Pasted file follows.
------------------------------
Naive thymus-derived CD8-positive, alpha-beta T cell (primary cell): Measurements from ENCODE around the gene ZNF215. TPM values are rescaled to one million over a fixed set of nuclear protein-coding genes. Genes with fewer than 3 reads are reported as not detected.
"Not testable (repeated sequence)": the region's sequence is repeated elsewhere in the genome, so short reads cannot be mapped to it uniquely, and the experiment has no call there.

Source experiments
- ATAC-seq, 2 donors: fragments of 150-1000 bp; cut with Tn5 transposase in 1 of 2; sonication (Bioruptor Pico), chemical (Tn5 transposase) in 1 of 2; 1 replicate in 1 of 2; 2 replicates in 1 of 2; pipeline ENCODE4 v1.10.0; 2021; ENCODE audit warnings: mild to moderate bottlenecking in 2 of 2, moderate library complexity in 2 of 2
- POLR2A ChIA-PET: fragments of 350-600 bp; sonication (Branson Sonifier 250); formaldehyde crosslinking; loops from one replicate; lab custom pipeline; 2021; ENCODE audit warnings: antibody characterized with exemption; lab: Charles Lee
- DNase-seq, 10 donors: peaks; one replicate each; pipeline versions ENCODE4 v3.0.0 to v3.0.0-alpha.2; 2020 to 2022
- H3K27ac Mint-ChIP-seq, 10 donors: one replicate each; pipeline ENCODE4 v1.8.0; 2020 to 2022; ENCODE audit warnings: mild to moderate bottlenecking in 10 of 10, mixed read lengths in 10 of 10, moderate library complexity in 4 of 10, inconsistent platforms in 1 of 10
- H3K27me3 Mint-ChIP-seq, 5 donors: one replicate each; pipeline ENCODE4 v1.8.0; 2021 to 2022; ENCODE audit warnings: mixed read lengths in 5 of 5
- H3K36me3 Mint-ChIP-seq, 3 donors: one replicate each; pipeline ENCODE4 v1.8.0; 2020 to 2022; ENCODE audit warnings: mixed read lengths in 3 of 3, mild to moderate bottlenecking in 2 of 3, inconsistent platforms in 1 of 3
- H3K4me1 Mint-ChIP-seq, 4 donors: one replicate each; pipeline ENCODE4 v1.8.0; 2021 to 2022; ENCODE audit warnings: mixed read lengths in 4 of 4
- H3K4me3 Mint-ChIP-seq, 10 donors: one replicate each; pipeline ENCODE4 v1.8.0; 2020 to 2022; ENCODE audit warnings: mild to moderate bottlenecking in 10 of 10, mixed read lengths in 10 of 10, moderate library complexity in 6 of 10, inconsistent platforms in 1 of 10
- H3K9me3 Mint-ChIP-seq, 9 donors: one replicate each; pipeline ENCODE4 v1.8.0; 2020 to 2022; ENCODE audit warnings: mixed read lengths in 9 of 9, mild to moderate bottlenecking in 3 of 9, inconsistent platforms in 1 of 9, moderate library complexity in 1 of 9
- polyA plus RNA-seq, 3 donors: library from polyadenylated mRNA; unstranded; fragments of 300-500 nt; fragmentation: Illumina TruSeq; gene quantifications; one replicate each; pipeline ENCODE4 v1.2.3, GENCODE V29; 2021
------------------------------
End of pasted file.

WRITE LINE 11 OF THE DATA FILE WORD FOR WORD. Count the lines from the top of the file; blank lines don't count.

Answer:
- H3K4me3 Mint-ChIP-seq, 10 donors: one replicate each; pipeline ENCODE4 v1.8.0; 2020 to 2022; ENCODE audit warnings: mild to moderate bottlenecking in 10 of 10, mixed read lengths in 10 of 10, moderate library complexity in 6 of 10, inconsistent platforms in 1 of 10